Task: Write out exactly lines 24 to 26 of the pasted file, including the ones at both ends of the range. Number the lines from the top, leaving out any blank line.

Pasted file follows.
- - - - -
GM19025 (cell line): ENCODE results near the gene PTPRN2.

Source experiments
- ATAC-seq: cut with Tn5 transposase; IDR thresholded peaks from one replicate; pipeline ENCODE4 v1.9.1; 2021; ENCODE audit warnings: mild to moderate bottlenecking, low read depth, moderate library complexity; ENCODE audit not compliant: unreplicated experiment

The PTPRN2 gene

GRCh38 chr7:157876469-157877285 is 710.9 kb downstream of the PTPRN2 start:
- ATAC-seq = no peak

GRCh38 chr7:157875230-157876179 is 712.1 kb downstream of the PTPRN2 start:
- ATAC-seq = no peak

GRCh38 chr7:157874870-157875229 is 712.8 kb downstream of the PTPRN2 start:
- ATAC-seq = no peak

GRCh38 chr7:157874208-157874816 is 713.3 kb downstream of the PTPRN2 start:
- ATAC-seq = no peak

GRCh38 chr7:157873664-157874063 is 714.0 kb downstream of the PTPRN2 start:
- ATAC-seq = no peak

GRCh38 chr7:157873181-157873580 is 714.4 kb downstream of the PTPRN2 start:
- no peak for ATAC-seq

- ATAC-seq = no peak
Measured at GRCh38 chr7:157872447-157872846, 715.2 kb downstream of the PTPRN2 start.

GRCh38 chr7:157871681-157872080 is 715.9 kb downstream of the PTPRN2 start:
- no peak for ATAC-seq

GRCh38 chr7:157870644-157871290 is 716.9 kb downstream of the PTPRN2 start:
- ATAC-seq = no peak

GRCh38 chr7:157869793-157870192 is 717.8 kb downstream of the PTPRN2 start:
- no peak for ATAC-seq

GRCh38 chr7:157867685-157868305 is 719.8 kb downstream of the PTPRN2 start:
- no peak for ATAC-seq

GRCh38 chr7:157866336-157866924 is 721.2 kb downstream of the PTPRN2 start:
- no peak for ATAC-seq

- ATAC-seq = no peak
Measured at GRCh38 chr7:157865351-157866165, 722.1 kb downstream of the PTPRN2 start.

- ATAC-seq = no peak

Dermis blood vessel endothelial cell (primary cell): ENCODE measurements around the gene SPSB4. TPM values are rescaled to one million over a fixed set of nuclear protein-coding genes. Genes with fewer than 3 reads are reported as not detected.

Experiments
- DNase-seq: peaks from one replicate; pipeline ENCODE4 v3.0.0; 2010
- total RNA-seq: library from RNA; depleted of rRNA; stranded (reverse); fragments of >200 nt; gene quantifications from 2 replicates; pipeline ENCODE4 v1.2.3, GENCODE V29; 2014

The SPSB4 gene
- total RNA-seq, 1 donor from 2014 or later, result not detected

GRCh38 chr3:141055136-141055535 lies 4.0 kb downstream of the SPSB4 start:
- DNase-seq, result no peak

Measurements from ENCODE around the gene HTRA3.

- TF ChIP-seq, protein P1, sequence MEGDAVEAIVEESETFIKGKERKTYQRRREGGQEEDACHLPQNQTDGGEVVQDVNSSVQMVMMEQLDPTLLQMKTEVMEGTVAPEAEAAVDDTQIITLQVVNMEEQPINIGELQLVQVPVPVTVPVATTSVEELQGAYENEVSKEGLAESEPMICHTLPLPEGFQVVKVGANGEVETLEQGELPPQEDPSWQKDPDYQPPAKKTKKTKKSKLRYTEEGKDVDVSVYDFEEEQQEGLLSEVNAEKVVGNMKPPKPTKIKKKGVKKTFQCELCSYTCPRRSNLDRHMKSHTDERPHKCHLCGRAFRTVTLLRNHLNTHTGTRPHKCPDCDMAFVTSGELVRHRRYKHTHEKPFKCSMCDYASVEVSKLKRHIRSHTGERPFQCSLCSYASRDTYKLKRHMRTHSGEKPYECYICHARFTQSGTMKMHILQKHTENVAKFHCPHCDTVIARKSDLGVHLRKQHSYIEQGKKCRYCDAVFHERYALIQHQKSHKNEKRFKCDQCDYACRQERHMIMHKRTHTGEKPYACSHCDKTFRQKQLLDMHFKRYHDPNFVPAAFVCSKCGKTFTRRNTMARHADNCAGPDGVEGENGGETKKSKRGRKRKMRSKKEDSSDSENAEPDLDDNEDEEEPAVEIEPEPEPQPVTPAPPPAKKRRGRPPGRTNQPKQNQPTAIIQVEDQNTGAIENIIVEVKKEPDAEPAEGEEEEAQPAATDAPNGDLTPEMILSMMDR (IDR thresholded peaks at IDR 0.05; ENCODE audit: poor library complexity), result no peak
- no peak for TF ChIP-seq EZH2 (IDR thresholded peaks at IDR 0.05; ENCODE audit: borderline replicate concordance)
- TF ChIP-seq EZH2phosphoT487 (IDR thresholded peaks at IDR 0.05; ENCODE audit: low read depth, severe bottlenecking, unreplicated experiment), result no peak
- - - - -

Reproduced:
- no peak for ATAC-seq

GRCh38 chr7:157867685-157868305 is 719.8 kb downstream of the PTPRN2 start:
- no peak for ATAC-seq